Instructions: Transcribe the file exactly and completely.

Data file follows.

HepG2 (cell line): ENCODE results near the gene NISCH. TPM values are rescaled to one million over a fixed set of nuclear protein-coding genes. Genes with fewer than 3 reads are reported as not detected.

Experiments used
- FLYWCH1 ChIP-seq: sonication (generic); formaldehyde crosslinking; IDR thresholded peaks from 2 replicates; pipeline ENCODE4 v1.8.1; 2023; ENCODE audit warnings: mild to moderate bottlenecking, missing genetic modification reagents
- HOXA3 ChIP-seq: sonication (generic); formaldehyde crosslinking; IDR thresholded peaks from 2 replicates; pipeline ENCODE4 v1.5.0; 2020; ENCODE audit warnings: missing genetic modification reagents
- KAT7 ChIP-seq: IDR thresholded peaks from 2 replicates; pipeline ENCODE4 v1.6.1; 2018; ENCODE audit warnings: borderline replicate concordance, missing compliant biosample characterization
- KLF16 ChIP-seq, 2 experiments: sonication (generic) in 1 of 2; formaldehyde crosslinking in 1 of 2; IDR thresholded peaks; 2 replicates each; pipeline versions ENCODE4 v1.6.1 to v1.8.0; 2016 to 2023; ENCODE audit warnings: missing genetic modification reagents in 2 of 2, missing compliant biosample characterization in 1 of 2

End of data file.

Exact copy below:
HepG2 (cell line): ENCODE results near the gene NISCH. TPM values are rescaled to one million over a fixed set of nuclear protein-coding genes. Genes with fewer than 3 reads are reported as not detected.

Experiments used
- FLYWCH1 ChIP-seq: sonication (generic); formaldehyde crosslinking; IDR thresholded peaks from 2 replicates; pipeline ENCODE4 v1.8.1; 2023; ENCODE audit warnings: mild to moderate bottlenecking, missing genetic modification reagents
- HOXA3 ChIP-seq: sonication (generic); formaldehyde crosslinking; IDR thresholded peaks from 2 replicates; pipeline ENCODE4 v1.5.0; 2020; ENCODE audit warnings: missing genetic modification reagents
- KAT7 ChIP-seq: IDR thresholded peaks from 2 replicates; pipeline ENCODE4 v1.6.1; 2018; ENCODE audit warnings: borderline replicate concordance, missing compliant biosample characterization
- KLF16 ChIP-seq, 2 experiments: sonication (generic) in 1 of 2; formaldehyde crosslinking in 1 of 2; IDR thresholded peaks; 2 replicates each; pipeline versions ENCODE4 v1.6.1 to v1.8.0; 2016 to 2023; ENCODE audit warnings: missing genetic modification reagents in 2 of 2, missing compliant biosample characterization in 1 of 2